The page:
1. Throw everything into the crock-pot.
  2. Cook on low.
  3. Shred chicken close to serving time.
Additional Toppings
  1. 4 large tortillas
  2. shredded lettuce
  3. shredded cheddar
  4. sour cream
  5. ranch
  6. salsa
  7. cilantro
  8. onions
Lilith Times http://lilithtimes.info/
 

 

5-MINUTE HEALTHY PEACH FROZEN YOGURT
Serves 4
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Prep Time
5 min
Prep Time
5 min
Ingredients
  1. 1 (16-oz.) bag frozen peaches or 4 cups fresh peaches, frozen solid
  2. 3 Tablespoons agave nectar or honey
  3. 1/2 cup plain yogurt (non-fat or whole)
  4. 1 Tablespoon fresh lemon juice
Instructions
  1. Add the frozen peaches, agave nectar (or honey), yogurt and lemon juice to the bowl of a food processor.
  2. Process until creamy, about 5 minutes.
  3. Serve the frozen yogurt immediately or transfer it to an airtight container and store it in the freezer for up to 1 month.
Lilith Times http://lilithtimes.info/
 

DIY Dishwasher Tablets
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Ingredients
  1. 1 Cup Borax
  2. 1 Cup Arm & Hammer Washing Soda
  3. 1/2 Cup Epsom Salt
  4. 3/4 Cup Lemon Juice
Instructions
  1. Mix the first 3 ingredients together in a large bowl.
  2. Add the lemon juice and mix thoroughly. You want to get the consistency wet enough to mold, but not too wet that it will fall apart. You may have to add a little more lemon juice to achieve it.
  3. Because they dry pretty quickly, and I have major OCD, I like to place the mixture into 1″ square ice cube trays to make the tablets uniform. {Just don’t fill the ice cube trays up to the top, or the detergent door won’t close on your dishwasher.} I have found that a 1 tablespoon cookie scoop is just the perfect amount to use.
  4. Once you have the DIY dishwasher detergent in the ice cube trays, give the trays a little shake to even out the portions.
  5. Allow the tablets to dry for a few hours and then put them into an airtight container until ready to use.
Lilith Times http://lilithtimes.info/
 

 

How to Make Natural Homemade Laundry Detergent
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Ingredients
  1. Washing Soda (Arm and Hammer Brand available at most stores)
  2. Borax (20 Mule Team Borax available at most grocery stores)
  3. Bar Soap (Dr. Bronner’s, Ivory, or other natural, unscented bar soap)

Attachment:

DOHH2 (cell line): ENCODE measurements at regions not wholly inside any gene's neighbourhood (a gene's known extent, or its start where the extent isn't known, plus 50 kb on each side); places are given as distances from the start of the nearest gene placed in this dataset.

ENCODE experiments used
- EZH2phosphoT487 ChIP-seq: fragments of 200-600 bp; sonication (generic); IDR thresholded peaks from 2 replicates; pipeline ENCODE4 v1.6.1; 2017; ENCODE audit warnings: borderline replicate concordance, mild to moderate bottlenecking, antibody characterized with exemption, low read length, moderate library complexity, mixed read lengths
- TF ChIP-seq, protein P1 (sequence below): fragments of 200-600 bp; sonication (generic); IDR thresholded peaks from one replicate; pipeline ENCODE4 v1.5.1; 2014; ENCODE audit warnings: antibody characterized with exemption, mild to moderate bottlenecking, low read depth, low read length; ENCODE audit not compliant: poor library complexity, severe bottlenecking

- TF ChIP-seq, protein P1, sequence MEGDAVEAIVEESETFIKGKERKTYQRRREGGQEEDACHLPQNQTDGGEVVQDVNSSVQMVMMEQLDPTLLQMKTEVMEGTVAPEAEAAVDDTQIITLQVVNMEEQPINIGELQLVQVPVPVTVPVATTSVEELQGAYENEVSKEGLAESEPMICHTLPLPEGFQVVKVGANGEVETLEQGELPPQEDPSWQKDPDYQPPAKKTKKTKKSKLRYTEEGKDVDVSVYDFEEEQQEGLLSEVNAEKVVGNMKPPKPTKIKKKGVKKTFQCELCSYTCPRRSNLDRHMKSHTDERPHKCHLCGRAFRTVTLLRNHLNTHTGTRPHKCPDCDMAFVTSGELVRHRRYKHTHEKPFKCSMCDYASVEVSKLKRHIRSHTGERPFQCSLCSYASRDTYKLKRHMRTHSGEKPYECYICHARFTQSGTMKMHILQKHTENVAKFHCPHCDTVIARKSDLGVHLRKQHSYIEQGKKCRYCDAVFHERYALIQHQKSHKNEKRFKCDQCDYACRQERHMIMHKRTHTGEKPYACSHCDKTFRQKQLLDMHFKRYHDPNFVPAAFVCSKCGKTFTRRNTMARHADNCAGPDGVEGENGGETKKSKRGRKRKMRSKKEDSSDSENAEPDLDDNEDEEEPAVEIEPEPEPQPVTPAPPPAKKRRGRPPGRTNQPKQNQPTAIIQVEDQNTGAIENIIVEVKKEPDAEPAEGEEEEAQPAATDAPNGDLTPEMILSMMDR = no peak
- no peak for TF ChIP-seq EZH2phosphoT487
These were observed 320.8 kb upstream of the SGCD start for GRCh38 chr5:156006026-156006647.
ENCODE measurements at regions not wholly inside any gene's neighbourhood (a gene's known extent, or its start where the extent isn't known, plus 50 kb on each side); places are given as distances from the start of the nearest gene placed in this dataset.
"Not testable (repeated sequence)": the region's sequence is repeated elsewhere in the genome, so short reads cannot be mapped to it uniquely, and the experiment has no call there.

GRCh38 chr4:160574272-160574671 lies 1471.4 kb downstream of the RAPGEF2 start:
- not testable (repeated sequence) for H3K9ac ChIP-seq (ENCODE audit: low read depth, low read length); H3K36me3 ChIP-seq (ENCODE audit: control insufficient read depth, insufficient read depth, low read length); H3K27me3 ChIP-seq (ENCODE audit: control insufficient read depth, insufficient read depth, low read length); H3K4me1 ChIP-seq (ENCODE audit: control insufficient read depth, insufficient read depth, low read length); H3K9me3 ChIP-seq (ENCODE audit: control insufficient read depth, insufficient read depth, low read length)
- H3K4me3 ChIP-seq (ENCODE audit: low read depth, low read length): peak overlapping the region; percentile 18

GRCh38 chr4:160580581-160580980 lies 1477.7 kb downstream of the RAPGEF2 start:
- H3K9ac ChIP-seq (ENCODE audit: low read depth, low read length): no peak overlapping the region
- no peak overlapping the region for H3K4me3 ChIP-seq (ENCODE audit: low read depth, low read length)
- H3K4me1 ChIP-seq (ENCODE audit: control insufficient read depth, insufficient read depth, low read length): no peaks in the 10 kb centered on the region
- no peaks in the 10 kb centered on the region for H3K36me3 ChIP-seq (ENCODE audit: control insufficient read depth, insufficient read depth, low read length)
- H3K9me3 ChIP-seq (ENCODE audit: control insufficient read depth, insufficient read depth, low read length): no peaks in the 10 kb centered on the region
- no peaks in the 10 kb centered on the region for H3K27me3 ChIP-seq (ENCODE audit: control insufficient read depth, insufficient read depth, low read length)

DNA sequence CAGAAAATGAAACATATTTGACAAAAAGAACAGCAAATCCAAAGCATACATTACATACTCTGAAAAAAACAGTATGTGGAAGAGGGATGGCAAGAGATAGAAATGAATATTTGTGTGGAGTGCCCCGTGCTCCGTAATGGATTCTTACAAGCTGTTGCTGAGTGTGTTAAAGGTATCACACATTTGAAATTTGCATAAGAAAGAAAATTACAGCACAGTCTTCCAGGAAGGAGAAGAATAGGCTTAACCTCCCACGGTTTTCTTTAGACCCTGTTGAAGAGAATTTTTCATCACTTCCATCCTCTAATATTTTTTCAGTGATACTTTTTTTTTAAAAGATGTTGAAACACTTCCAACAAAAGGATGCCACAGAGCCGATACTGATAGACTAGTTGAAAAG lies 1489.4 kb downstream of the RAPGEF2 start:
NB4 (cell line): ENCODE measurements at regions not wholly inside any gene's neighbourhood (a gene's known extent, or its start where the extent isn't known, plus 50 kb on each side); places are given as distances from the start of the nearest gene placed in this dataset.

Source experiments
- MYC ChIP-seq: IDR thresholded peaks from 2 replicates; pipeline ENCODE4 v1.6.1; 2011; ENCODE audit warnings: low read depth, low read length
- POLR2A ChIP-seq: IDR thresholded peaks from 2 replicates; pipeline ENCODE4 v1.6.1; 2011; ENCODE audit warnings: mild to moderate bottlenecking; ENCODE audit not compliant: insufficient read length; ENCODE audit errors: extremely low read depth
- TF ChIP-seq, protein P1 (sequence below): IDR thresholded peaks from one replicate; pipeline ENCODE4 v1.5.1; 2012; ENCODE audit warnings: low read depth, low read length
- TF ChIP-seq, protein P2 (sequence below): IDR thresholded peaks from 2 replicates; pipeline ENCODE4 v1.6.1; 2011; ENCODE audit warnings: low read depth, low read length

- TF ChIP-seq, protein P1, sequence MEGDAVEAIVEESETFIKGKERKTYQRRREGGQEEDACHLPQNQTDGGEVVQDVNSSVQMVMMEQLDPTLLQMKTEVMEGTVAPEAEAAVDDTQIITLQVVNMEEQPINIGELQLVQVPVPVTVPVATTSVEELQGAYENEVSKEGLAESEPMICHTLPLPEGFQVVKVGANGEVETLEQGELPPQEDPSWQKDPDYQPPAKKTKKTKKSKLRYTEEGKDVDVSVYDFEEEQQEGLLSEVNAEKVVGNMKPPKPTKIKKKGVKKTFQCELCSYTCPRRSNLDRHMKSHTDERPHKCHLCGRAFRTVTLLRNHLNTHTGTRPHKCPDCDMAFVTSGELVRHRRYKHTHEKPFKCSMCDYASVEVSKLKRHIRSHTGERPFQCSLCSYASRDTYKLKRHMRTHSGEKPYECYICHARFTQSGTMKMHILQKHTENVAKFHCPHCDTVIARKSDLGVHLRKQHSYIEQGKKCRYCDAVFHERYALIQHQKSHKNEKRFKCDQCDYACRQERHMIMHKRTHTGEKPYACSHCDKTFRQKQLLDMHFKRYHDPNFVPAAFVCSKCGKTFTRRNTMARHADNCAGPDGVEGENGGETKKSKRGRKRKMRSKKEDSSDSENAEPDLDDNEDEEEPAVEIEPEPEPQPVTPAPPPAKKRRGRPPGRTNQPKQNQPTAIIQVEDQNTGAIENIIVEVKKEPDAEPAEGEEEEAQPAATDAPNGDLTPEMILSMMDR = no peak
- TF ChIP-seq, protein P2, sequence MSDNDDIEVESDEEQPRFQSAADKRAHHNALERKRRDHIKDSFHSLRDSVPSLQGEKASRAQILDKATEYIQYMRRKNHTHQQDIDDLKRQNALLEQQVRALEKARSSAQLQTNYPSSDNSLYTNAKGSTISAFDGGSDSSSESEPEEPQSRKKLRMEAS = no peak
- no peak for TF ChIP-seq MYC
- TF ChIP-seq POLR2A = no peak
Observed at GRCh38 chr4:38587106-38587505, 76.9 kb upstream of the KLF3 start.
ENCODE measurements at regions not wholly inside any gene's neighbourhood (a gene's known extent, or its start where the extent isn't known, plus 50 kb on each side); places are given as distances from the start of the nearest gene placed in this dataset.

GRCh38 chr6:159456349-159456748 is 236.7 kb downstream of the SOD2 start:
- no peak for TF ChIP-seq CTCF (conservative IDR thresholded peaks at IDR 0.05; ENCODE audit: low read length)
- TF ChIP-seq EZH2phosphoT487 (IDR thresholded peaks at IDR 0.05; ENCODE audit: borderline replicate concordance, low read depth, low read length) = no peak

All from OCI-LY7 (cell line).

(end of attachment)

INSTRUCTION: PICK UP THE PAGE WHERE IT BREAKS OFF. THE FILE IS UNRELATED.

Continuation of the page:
Instructions
  1. Grate the bar soap or mix in food processor until finely ground. Use the soap of your choice. I personally use Dr. Bronner’s Pure Castille Bar Soap because of its exceptional quality, and because it is available in several different natural scents like lavender, tea tree, peppermint, almond and others.
  2. In a large bowl, mix 2 parts washing soda, 2 parts Borax and 1 part grated soap. (Add a few teaspoons of baking soda if desired).
  3. Store in closed container. I keep mine in quart or half gallon mason jars. If you are using a big enough container, you can skip step 2 and just put all ingredients in storage container or jar and shake.
  4. Use 2 tablespoons per load of laundry.
Lilith Times http://lilithtimes.info/
 

Homemade "Vicks Vapor shower disks"
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Ingredients
  1. 1 cup Baking soda
  2. 1/3 cup Water
  3. 1 tablespoon olive oil
  4. Essential oils: 15 drops eucalyptus, 15 drops spearmint
  5. -Muffin tin
Instructions
  1. Mix using enough water to make a thick paste.
  2. You can pour into muffin tins lined with papers, make small balls and set on a plate or put into a silicone ice cube tray or muffin tray.
  3. Let them set for at least 12 hours or overnight to dry.
  4. You can bake them in the oven at 350 degrees for 20 minutes to dry them more quickly.
  5. Remove from papers or silicone trays and store in an airtight container.
  6. When ready to use, place a disc on the floor of your shower and let the water run on it while showering.
Lilith Times http://lilithtimes.info/

Cascarilla

Botanical: Croton Eleuteria (J. BENN.)
Family: N.O. Euphorbiaceae
—Synonyms—Sweetwood Bark. Sweet Bark. Bahama Cascarilla. Elutheria. Clutia Eleuteria. Cascarillae Cortex. Cortex Thuris. Aromatic Quinquina. False Quinquina.
—Part Used—The dried bark.
—Habitat—The Bahama Islands.

——————————————————————————–
 
Cascarilla
(Croton Eleuteria)  
—History—The name Croton comes from a Greek word meaning ‘a tick,’ and Eleuteria from the name of one of the Bahama Islands, Eleuthera, near Providence Island.
—Description—It is a small tree rarely reaching 20 feet in height, with scanty, alternate, ovate-lanceolate leaves, averaging 2 inches long, closely-scaled below, giving a metallic silver-bronze appearance, with scattered, white scales above. The flowers are small, with white petals, and very fragrant, appearing in March and April. The scented bark is fissured, and pale yellowish brown. It is imported from Nassau, in New Providence.